Increasingly, sound is providing scientists with clues about changes in habitat. On this episode of Thinking Out Loud, KBIA's Darren Hellwege talks with Christopher Bobryk, a Columbia-based soil scientist with the USDA who uses sound to measure habitat. He visited with Darren about the growing field of soundscape ecology.
Think back to memories of childhood. Or even to last year. How do you recall a past time and place? Sure, you may have pictures of an important place. You may have the hint of a smell, perhaps a whiff of a friend's perfume on a scarf. But, how do you recall the sound of a time and place?
On a recent episode of KBIA's Thinking Out Loud, the USDA's Christopher Bobryk said that during the not-so-distant past, few scientists capturing sound to measure a given species habitat.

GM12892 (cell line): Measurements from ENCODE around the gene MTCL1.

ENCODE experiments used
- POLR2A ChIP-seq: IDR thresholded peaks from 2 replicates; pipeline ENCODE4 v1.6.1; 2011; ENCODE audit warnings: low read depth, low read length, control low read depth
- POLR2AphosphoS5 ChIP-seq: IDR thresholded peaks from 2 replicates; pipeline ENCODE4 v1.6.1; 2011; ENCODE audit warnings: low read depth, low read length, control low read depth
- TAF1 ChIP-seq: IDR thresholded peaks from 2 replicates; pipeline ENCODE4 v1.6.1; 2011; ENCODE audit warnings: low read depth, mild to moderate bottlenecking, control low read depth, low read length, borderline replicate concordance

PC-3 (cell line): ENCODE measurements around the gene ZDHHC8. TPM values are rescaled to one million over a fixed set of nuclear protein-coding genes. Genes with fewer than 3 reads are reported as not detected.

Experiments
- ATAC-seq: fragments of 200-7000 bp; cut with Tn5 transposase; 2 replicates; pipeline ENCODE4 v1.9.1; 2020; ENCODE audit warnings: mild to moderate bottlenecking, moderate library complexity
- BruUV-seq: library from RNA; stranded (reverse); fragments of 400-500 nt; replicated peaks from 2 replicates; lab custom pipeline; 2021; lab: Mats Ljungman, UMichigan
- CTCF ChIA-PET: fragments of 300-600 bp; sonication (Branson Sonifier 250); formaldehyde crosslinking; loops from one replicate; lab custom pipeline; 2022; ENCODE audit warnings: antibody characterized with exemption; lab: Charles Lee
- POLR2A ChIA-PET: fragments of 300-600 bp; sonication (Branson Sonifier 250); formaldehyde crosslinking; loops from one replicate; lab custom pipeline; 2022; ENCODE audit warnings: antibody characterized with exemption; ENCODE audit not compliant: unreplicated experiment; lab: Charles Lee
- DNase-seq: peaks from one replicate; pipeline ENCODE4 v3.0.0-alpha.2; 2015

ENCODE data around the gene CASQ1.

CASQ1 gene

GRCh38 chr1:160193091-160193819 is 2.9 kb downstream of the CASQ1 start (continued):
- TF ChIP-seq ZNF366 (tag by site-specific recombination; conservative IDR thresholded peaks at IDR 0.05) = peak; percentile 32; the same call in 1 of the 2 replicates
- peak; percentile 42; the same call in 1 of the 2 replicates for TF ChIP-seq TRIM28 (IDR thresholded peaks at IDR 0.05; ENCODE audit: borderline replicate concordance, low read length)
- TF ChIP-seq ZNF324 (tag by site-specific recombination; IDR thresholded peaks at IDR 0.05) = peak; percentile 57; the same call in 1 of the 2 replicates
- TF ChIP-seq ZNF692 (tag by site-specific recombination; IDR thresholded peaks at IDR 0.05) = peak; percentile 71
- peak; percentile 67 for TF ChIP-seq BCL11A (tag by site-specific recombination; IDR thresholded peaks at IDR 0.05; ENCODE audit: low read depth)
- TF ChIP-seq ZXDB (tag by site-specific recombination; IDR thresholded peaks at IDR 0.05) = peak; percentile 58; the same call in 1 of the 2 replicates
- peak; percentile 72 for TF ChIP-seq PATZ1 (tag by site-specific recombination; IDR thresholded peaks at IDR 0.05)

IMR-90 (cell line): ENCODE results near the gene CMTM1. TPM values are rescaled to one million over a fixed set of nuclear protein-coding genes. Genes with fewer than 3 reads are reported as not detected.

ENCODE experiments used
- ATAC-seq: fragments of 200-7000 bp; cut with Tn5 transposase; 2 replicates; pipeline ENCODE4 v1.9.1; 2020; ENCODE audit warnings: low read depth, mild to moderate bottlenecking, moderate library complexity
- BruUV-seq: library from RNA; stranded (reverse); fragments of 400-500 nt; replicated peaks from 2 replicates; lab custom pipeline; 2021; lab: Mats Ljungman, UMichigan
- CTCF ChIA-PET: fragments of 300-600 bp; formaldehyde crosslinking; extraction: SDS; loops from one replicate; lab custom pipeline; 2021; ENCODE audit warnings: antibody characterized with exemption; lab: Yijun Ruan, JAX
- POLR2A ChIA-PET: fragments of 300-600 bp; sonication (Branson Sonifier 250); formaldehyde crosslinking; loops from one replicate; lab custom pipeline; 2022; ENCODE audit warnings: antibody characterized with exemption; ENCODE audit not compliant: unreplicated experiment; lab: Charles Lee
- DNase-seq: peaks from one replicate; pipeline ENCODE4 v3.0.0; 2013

If we think back to Rachel Carson back in the 1960s, she had this great observation of how bird choruses wouldn't be there year after year. They were slowly dwindling. And so later on we found out the effects of pesticides on birds.We know now that sounds are inherently affected by such processes. You can also look at how sounds change over a scale. Landscape ecology and soundscape ecology are closely connected.
Collecting sounds from specific locations helps scientists like Bobryk know what species are present at a certain point in time. Increasingly scientists are using sounds to measure habitat location and extent.
This episode of Thinking Out Loud originally aired on Tuesday, January 26, 2016. New episodes air each Tuesday at 6:30 p.m. on KBIA 91.3FM.